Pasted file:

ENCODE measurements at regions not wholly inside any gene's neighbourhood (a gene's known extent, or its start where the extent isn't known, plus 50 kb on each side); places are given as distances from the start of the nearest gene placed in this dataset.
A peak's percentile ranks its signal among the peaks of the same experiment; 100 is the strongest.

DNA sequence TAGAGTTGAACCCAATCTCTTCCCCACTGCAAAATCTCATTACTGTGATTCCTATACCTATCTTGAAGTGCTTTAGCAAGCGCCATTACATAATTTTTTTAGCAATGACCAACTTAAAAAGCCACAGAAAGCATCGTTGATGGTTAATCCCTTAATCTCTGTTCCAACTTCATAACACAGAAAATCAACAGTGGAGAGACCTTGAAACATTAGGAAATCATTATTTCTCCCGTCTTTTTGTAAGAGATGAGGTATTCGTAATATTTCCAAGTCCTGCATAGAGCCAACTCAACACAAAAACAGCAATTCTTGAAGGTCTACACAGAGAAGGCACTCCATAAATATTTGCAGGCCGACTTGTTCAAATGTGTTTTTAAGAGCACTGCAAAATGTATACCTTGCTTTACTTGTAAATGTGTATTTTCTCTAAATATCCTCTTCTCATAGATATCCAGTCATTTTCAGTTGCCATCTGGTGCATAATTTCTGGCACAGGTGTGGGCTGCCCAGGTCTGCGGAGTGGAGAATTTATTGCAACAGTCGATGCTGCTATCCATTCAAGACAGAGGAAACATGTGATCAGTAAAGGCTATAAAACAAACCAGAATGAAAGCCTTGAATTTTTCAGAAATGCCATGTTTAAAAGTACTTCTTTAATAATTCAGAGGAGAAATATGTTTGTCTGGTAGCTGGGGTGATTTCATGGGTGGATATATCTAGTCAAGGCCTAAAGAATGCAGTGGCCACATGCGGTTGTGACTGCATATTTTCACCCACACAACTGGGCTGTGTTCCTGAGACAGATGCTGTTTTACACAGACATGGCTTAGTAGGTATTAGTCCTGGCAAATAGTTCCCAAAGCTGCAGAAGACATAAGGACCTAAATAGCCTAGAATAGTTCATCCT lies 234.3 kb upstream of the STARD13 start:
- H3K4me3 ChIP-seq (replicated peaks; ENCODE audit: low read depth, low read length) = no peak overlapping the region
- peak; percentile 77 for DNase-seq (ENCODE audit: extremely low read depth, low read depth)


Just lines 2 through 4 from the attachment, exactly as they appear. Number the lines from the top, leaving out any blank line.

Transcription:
A peak's percentile ranks its signal among the peaks of the same experiment; 100 is the strongest.

DNA sequence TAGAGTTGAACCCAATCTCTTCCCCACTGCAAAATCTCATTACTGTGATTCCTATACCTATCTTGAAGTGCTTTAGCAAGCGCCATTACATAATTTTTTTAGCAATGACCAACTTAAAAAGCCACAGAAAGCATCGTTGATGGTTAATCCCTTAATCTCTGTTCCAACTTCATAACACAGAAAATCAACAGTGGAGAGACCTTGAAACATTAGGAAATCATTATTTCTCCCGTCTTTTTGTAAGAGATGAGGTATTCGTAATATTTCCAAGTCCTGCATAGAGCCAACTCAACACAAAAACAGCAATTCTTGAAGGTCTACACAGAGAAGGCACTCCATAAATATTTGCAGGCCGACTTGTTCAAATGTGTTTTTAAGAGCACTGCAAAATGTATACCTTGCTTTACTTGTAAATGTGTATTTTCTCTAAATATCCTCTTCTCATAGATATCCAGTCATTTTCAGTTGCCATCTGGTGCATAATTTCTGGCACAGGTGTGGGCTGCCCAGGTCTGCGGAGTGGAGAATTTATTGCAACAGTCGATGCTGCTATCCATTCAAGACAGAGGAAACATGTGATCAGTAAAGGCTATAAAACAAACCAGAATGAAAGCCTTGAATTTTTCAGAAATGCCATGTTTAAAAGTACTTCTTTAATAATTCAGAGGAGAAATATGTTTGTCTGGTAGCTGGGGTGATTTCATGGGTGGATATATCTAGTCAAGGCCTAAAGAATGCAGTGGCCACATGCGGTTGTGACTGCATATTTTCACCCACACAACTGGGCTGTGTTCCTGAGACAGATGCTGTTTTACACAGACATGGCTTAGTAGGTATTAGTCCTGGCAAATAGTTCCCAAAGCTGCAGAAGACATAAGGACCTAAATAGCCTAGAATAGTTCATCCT lies 234.3 kb upstream of the STARD13 start:
- H3K4me3 ChIP-seq (replicated peaks; ENCODE audit: low read depth, low read length) = no peak overlapping the region